In the latest Straight Dope question about potential Doomsday events in our lifetimes, Cecil dismisses many with a wave of the keyboard - "For brevity I’ll exclude events so unpredictable, remote, or unlikely there’s no use worrying about them, much less planning for them. Thus we’ll blow off … solar flares (who knows?).
Blowing off solar flares with a “who knows?” is rather poor scholarship. Who knows? Astronomers. Wikipedia. Several science television shows have addressed the phenomenon.
The Solar Storm of 1859 “was the largest recorded geomagnetic storm… Aurorae were seen around the world, most notably over the Caribbean… Telegraph systems all over Europe and North America failed, in some cases even shocking telegraph operators.Telegraph pylons threw sparks and telegraph paper spontaneously caught fire. Some telegraph systems appeared to continue to send and receive messages despite having been disconnected from their power supplies.”
“Ice cores contain thin nitrate-rich layers that can be used to reconstruct a history of past events before reliable observations. These show evidence that events of this magnitude—as measured by high-energy proton radiation, not geomagnetic effect—occur approximately once per 500 years, with events at least one-fifth as large occurring several times per century. Less severe storms have occurred in 1921 and 1960, when widespread radio disruption was reported.”
Similarly, a March 1989 solar storm caused the failure of Quebec’s electrical grid:
“The James Bay network went offline in less than 90 seconds, giving Quebec its second massive blackout in 11 months.The power failure lasted 9 hours and forced the company to implement various mitigation strategies, including raising the trip level, installing series compensation on ultra high voltage lines and upgrading various monitoring and operational procedures.”
Perhaps more seriously, “As this occurred during the Cold War, many worried that a nuclear first-strike might be in progress… The burst caused short-wave radio interference, including the disruption of radio signals from Radio Free Europe into Russia. It was initially believed that the signals had been jammed by the Soviet government…Some satellites in polar orbits lost control for several hours. GOES weather satellite communications were interrupted causing weather images to be lost.”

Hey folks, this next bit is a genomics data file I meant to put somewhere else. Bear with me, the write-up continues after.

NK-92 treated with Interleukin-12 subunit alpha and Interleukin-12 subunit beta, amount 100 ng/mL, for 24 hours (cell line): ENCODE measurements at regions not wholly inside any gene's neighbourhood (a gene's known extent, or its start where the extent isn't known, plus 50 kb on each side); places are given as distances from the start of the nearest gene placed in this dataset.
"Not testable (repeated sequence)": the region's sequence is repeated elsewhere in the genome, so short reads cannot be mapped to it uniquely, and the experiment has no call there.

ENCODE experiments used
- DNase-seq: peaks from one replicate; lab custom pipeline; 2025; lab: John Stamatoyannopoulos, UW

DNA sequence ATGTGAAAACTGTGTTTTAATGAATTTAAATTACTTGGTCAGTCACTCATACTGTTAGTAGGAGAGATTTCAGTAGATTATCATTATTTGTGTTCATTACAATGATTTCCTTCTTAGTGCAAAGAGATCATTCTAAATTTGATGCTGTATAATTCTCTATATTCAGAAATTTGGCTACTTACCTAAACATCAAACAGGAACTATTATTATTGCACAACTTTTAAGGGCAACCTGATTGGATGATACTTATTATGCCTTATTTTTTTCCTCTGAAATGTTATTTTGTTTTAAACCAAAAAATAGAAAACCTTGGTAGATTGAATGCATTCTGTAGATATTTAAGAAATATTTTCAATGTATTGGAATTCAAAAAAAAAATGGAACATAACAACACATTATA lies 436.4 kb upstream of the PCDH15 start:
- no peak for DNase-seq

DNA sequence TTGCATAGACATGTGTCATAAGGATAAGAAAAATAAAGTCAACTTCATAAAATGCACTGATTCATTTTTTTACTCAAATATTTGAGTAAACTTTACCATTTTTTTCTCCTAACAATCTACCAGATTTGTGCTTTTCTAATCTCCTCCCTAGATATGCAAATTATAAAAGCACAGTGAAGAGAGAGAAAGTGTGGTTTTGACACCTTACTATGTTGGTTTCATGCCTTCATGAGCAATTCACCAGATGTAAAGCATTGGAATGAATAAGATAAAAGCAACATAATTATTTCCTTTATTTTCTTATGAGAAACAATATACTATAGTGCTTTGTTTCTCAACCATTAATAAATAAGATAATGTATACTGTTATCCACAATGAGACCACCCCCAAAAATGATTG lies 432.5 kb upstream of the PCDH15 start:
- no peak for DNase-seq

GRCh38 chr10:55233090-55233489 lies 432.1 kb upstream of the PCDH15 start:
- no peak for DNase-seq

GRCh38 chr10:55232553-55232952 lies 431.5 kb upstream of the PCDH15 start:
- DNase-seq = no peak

Another event in August caused a halt in trading on the Toronto stock market.
This event was taken seriously enough that “other utilities in North America, the UK, Northern Europe and elsewhere implemented programs to reduce the risks associated with geomagnetically induced currents.” Also, since 1995, these potential for the occurrence of such events have been monitored by NASA and ESA.
Other events include the Aurora of November 17, 1882, which "was reported in the New York Times and other newspapers as having an effect on telegraph systems, which were rendered useless in some cases. The Savannah Morning News reported that “the switchboard at the Chicago Western Union office was set on fire several times, and much damage to equipment was done. From Milwaukee, the ‘volunteer electric current’ was at one time strong enough to light up an electric lamp”. Measurements taken in the United Kingdom, where the telegraph also was affected, indicated that a telluric current five times stronger than normal was present.
Needless to say, we rely far more heavily on electromagnetic equipment to conduct our lives today than in the past. Solar storms could destroy our satellites, our computers and all data stored on them, and all objects dependent on electromagnetic elements (cars, telephones, etc).
There are also hundreds of thousands of people in aircraft at all times now. These aircraft could have cataclysmic failure.
I would say that a solar flare with the potential to erase all electronic financial, medical, and scientific data, and destroy the devices that store the data, collapse electrical grids, destroy all satellites, reduce us using motor vehicles a couple of decades old, and send hundreds of airplanes crashing to the ground deserves more than a “who knows?” response.
We do know. We know that there could be thousands to millions of deaths, trillions of dollars of damage, and complete disruption of our lives, if there were a severe solar flare. We also know that large geographic areas could be severely affected by smaller flares. We also know that it could accidentally trigger military weapons launch systems, either by direct action or by human misinterpretation of the cause - What if North Korea thought that the solar-flare induced disruption in their military systems was caused by South Korea or Japan and launched some nuclear missiles at Seoul or Tokyo?
It has happened in our lifetimes. It most likely will again. A Toba or Yellowstone level eruption is much less likely. The Singularity is a hypothesis. But I wouldn’t want to be on a jet flying over the north pole on my way to Europe when a large solar flare occurs.
I also wouldn’t want my cell phone to burst into flames in my pocket.